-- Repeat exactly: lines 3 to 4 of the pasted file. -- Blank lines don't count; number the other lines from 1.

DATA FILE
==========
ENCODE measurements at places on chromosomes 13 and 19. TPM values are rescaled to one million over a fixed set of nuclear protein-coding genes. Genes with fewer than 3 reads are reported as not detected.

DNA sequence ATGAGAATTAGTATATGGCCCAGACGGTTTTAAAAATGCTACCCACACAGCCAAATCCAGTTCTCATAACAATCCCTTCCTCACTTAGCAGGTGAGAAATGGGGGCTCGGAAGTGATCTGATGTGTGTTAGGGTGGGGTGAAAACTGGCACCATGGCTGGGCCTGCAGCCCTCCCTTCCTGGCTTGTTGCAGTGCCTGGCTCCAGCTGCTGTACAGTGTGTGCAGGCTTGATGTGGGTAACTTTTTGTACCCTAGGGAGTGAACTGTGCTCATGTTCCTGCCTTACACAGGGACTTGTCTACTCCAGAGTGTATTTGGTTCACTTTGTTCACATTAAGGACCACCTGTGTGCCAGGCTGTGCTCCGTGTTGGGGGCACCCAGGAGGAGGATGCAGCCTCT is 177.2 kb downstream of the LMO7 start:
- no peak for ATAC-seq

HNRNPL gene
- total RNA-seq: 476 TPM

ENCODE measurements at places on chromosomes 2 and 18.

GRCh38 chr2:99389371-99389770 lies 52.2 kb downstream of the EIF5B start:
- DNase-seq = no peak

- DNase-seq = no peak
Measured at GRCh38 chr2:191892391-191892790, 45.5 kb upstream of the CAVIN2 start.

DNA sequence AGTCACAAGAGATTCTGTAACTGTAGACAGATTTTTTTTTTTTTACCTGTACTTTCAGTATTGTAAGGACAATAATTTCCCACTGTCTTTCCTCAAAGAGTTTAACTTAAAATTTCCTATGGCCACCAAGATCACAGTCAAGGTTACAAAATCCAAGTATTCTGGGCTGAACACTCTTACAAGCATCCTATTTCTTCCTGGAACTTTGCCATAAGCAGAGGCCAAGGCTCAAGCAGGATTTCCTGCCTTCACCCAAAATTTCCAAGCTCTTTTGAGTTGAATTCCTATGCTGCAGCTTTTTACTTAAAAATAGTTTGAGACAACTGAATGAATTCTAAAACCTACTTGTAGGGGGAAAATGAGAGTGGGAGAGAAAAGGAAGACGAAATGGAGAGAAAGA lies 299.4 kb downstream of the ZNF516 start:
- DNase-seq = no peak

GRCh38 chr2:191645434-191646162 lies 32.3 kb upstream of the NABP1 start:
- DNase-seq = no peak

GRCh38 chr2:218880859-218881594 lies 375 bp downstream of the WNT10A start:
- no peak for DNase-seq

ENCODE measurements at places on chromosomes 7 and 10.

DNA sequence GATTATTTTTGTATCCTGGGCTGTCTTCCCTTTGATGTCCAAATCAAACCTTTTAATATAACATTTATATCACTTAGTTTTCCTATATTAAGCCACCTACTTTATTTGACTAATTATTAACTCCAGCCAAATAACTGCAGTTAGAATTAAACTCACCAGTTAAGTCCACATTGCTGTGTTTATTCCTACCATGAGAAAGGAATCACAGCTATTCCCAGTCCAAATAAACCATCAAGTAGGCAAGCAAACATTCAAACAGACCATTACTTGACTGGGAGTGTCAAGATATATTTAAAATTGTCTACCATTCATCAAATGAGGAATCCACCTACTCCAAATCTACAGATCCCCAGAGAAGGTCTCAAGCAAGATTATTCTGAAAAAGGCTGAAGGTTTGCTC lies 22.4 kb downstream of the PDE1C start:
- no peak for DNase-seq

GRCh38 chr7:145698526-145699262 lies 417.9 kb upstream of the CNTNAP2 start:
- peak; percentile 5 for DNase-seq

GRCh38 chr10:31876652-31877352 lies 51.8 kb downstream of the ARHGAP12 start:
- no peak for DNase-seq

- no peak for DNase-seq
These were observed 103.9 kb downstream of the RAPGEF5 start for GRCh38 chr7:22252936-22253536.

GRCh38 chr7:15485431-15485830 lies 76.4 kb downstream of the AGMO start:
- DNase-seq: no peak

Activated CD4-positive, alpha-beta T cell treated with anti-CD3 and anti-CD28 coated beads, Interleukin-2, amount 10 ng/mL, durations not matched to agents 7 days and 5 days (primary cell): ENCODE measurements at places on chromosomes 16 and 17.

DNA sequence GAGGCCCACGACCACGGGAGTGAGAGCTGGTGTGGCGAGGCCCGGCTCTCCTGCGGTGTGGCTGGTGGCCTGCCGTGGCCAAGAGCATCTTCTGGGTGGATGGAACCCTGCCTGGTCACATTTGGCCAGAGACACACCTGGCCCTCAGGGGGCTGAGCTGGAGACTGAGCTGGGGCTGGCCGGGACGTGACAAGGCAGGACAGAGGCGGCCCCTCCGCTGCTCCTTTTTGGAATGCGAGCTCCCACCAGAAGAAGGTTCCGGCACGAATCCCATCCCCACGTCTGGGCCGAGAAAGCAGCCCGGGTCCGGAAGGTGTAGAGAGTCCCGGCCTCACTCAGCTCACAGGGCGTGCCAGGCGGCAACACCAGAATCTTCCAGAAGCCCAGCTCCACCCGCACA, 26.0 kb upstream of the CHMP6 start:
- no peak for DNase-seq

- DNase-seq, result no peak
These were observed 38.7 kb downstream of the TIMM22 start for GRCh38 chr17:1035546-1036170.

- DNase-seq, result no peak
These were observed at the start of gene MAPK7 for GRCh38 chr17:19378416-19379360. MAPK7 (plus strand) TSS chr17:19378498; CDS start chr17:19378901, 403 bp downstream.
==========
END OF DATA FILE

- no peak for ATAC-seq

HNRNPL gene